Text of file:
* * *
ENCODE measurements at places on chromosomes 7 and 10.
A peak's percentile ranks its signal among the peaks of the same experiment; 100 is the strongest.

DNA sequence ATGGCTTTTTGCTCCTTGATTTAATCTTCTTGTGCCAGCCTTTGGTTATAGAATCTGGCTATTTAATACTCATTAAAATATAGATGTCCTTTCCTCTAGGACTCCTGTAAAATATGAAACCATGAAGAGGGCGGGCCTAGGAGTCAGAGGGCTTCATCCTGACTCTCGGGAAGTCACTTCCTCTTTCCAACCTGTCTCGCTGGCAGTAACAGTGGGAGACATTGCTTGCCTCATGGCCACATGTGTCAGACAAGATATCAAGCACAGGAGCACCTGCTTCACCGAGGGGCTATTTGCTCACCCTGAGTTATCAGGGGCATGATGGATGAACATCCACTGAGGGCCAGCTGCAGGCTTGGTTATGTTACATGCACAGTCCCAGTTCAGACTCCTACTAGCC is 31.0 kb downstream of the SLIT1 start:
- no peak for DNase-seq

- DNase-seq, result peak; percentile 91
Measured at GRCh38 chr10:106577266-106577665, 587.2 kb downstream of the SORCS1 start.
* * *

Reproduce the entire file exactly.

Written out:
ENCODE measurements at places on chromosomes 7 and 10.
A peak's percentile ranks its signal among the peaks of the same experiment; 100 is the strongest.

DNA sequence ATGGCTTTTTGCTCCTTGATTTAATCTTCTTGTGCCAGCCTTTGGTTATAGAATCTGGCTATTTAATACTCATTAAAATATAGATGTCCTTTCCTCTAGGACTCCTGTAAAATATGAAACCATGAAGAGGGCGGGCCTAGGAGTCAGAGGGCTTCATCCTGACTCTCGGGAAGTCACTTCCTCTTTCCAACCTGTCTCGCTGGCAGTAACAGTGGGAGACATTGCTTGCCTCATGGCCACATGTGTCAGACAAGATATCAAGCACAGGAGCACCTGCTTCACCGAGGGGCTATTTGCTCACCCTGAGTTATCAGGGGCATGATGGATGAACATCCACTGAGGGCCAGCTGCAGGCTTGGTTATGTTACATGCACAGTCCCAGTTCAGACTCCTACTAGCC is 31.0 kb downstream of the SLIT1 start:
- no peak for DNase-seq

- DNase-seq, result peak; percentile 91
Measured at GRCh38 chr10:106577266-106577665, 587.2 kb downstream of the SORCS1 start.